(Seems some get bend out of shape about 1940s bomber girls. NSFW WWII pinup art follows.)

You know the ritual. Flip on that 4K high-def flat screen TV at 2am or mid-afternoon (depending on your motorsport poison of choice). Grab that beer and handful of organic superfood avocado laced taro chips…and…BOOGITY BOOGITY BOOGITY LETS GO RACING BOYS!!!

All the driver pre-race interviews. Fantastic helmets in hand. Each customized for that driver. But what does it take to look as cool as one of those drivers? Our friends at Bolted Spine Designs out of Oklahoma will help us find out.

(Full Disclosure: I used my own hard-earned cash money, shipped my brand-new helmet over, and got back a great looking piece of art to rock out the 2018 season with! I was not compensated by Bolted Spine for this article - aside from my helmet work that I paid for. Pricing starts at $450.)

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Before we start, if I may…**gets on soap box**…ahem, ladies and gentlemen. So, you are into motorsports – track days, wheel-to-wheel, time trials, autocross, just lapping afternoons? Before you go out and spend a dime on adding that baller exhaust system, super trick turbocharger, or seriously sweet Fast and Furious inspired sticker pack. Spend that money on a good helmet! How do you think you were able to afford the luxury of a track day? What are those 33 years of student loans payments for? Your brain! If you are going to do *anything* as you enjoy this sport – start with your head. 2015 saw an update to the Snell SA system. And yes, I know that many organizations will allow helmets back to SA05, stop and ask yourself: if there is a landscaping event or you just really wanted to see that Armco paint just a little closer – you want to be able to run another day, right? Cars can be fixed or replaced – we cannot! Get a good helmet. Thank you.**gets off soap box**

New for my 2018, I picked up a Black Armor Composite Circuit helmet with radio communications built right into it. For the racing that I do, radio is a must. And it works with my side-by-side comm system for when I am coaching – bonus! But she came in a baron white wrapper. Not sexy nor presents well for sponsors and fans alike.

So how do racing helmet liveries get created? Well there is the old school way – paint or the newer way – vinyl wrapping. The latter sounds easy; however, it’s far from it. A good wrap takes some very skilled hands, artistic eye to visualize how a flat print will lay on a curved surface, and a healthy dose of patience.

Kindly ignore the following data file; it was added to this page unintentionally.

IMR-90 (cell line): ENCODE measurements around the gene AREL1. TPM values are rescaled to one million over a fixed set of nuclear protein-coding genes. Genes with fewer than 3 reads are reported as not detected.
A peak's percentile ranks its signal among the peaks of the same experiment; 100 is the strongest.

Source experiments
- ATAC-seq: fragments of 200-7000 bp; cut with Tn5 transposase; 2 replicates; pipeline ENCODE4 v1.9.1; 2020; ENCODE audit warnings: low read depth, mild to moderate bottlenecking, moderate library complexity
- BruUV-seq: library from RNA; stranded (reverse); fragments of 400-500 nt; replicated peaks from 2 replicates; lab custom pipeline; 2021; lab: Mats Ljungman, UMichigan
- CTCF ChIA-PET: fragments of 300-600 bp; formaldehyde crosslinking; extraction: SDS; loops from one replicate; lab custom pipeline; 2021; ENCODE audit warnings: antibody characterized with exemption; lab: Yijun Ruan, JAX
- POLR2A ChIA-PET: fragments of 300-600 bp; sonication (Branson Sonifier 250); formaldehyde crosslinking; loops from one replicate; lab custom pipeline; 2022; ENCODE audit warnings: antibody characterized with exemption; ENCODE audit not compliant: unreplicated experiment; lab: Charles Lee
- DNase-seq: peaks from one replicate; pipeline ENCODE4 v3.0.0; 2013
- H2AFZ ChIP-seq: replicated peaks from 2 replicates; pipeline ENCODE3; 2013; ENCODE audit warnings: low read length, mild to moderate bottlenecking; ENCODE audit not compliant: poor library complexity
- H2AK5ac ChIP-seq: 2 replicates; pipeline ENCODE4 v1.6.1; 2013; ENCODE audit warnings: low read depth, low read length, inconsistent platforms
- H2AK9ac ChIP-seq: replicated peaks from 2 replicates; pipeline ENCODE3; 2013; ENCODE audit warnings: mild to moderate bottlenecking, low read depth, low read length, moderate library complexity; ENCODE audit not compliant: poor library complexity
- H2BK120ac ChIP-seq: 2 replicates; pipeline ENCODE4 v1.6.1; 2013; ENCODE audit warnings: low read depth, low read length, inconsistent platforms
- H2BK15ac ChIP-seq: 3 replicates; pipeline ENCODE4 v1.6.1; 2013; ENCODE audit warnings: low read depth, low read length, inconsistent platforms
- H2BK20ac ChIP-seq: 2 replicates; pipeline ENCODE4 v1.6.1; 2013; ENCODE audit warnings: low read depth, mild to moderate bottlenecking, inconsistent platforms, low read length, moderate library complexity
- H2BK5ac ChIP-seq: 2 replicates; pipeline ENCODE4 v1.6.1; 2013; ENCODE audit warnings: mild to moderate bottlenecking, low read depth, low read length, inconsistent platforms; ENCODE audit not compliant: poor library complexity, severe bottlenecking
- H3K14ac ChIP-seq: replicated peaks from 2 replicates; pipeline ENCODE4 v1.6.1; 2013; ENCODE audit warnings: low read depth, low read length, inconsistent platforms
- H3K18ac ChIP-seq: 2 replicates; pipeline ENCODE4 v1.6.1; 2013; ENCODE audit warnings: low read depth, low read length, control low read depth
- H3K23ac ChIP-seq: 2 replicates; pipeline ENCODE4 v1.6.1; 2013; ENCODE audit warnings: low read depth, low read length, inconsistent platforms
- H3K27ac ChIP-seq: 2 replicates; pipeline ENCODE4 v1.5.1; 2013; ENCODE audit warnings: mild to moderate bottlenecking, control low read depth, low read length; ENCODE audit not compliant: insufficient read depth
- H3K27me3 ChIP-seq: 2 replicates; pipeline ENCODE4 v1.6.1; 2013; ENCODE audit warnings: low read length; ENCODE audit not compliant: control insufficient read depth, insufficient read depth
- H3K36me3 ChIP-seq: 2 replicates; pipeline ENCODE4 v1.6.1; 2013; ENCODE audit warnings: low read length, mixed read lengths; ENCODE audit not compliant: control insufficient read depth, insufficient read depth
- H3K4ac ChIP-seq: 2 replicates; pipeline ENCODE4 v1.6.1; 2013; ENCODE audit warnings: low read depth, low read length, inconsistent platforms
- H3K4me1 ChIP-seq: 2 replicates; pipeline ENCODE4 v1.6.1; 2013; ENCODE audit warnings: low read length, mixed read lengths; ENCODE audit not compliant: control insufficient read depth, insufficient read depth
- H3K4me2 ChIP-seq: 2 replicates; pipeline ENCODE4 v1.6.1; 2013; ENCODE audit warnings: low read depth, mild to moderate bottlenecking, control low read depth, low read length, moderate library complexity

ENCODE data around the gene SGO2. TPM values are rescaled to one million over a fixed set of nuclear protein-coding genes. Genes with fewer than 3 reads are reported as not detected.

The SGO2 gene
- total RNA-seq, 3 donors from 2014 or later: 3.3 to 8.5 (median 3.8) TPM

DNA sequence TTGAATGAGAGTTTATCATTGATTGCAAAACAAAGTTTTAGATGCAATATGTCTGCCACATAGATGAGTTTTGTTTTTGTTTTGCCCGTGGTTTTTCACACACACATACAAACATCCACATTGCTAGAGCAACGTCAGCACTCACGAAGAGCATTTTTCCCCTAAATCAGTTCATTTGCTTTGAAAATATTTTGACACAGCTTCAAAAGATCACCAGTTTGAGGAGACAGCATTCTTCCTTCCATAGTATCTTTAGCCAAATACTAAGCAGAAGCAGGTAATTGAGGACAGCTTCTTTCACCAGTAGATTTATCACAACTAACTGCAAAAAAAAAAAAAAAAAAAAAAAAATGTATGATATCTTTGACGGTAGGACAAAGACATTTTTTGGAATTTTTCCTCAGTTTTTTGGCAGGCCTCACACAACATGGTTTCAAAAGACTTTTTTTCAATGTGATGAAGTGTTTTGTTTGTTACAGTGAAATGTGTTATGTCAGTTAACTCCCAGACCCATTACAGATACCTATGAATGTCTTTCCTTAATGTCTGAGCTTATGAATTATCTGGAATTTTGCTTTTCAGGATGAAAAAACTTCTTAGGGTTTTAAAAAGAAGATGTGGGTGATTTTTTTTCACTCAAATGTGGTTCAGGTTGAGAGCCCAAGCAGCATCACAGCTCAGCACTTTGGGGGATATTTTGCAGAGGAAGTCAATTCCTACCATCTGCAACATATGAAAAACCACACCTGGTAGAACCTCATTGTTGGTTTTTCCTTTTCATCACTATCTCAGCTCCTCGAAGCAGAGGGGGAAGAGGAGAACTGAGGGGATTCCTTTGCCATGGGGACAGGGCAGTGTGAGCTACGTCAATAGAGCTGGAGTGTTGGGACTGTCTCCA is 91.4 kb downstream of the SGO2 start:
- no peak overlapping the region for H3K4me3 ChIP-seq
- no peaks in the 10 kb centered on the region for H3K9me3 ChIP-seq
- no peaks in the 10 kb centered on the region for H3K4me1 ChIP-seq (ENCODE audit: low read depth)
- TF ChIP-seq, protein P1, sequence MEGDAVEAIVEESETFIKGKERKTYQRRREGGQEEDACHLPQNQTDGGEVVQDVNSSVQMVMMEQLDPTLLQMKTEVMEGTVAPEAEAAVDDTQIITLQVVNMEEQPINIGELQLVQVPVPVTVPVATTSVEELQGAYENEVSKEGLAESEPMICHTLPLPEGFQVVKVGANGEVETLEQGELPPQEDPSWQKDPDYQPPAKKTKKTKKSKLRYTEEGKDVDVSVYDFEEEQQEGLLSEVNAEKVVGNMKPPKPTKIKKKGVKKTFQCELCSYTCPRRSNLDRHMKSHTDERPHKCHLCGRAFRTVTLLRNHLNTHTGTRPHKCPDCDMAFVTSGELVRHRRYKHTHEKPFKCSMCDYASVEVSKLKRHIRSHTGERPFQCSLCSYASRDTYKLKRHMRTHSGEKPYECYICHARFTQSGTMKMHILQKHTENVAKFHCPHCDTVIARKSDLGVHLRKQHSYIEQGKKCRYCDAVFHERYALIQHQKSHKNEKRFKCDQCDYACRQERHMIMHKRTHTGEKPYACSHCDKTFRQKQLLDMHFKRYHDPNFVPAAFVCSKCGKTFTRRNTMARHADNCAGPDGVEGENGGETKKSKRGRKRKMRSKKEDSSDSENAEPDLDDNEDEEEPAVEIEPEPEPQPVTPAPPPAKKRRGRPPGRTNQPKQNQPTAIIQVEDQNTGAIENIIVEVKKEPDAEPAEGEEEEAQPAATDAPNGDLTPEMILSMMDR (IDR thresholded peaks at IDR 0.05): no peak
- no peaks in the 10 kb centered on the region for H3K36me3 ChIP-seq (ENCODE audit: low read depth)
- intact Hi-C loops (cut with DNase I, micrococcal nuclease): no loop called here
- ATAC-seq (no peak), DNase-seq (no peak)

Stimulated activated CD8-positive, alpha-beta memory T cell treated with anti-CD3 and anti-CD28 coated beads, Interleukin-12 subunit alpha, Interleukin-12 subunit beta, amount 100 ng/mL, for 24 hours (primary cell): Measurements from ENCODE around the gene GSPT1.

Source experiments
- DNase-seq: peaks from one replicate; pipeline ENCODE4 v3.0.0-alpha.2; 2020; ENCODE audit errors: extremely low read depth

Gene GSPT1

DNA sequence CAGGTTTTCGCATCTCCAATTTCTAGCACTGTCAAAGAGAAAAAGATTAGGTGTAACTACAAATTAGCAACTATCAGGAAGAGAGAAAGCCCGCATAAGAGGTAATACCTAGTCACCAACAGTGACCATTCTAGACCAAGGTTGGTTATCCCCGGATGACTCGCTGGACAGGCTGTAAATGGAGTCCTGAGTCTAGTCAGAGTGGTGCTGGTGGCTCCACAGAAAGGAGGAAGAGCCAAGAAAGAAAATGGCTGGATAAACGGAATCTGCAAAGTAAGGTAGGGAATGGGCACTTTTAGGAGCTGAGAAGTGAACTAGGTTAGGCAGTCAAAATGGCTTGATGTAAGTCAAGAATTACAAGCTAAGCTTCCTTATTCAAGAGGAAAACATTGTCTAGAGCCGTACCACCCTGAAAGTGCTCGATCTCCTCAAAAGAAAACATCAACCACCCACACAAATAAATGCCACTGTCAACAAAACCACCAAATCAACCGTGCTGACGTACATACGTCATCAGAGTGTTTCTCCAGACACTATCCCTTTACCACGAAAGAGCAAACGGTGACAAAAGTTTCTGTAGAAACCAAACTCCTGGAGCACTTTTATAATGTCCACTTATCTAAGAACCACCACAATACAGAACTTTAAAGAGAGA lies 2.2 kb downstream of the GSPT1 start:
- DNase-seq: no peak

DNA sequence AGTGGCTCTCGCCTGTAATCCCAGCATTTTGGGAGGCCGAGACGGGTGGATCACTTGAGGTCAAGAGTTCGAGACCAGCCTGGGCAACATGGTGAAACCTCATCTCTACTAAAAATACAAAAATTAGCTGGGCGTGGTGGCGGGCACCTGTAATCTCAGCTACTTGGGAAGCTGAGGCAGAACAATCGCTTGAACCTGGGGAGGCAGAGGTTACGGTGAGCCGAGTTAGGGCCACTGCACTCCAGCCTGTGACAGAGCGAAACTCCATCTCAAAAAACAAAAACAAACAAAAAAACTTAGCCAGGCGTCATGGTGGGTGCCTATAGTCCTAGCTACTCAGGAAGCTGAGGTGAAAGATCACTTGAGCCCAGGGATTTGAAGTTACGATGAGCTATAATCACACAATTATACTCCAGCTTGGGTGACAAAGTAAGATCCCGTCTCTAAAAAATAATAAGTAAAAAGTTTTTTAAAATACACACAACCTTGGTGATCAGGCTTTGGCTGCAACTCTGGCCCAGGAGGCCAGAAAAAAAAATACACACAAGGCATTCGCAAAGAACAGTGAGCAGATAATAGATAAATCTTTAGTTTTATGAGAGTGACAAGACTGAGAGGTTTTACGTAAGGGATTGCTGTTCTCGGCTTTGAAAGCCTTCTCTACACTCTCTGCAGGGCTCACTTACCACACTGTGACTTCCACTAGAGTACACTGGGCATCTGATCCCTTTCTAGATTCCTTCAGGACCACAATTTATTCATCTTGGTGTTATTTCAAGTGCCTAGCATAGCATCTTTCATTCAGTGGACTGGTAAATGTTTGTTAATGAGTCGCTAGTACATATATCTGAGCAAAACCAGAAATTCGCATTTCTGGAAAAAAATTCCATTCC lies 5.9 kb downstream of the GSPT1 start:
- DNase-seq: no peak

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Rick Reavis from Bolted Spine Designs will explain:

“Wrapping a helmet definitely takes some patience, endurance, mental strength and straight out shear determination. I’m always pushing myself to the next level. I like to create things that will challenge my own ability and skill. It is definitely a tedious job but when I’m done, it’s not just a helmet wrap to me but a work of art. Each and every helmet has it’ s own custom make up that makes the helmet owner proud to wear because it represents them.”

Working with Rick and his wife Lori, it starts with a design ideation phase. They can do mild to wild. In my case, I have always raced under the banner of my grandfathers’ B-24 Liberator bomber girl – the Queen of Hearts. She completed over 50 missions in World War II in the 449th Bomber Group (Flying Horsemen) - 716th Squadron and has overseen my years in motorsports.

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Through email and a few phone conversations we hashed through what my vision was for this helmet. Sebastien Ogiers Red Bull Racing F1 test helmet was part of my inspiration and my racing suit has purple accents. Hey, what can I say, I like to stand out.

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Fun fact – the skull/bomb/machine gun image is an actual scan of a WWII era patch that would have been on my grandfathers (and all of his squadron mates) bomber jackets. I was able to find one and she now hangs next to the original Queen of Hearts artwork in my home.

After the design is approved it gets mapped out to a high-end vinyl printer and printed off in sections for assembly. This is where Rick’s craftsmanship comes in.

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Carefully heating, massaging, and smoothing over the course of a day. Rick painstakingly applied each section over all the various helmet angles and lines. The comm port, seen hanging, was taken off to insure the best application of the vinyl.

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At the end, reassembled, a work of art:

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And now you know what it takes for racing helmets to go from plain Jane to a professional livery. For other great examples - head over to Bolted Spine Designs webpage and Facebook.

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Keeping it classy. - Michael

About the author: Michael Gerowitz works in the automotive industry and has more than 15 years of motorsport experience, including: multiple track records, series championships, and numerous podium finishes. Michael has raced, test-driven and developed vehicles with two, four and sometimes three wheels. Educated as a high school teacher and scientist, he leverages those backgrounds to mentoring up-and-coming drivers. Michael is also a leading Performance Driving Instructor for Advanced Drivers. A native of Detroit, Michigan where he began his love of all things car and motorsports at birth. He lives in Akron, Ohio with his wife, son, daughter, and two fur children. He also enjoys contemplating about going for a run while drinking a good beer.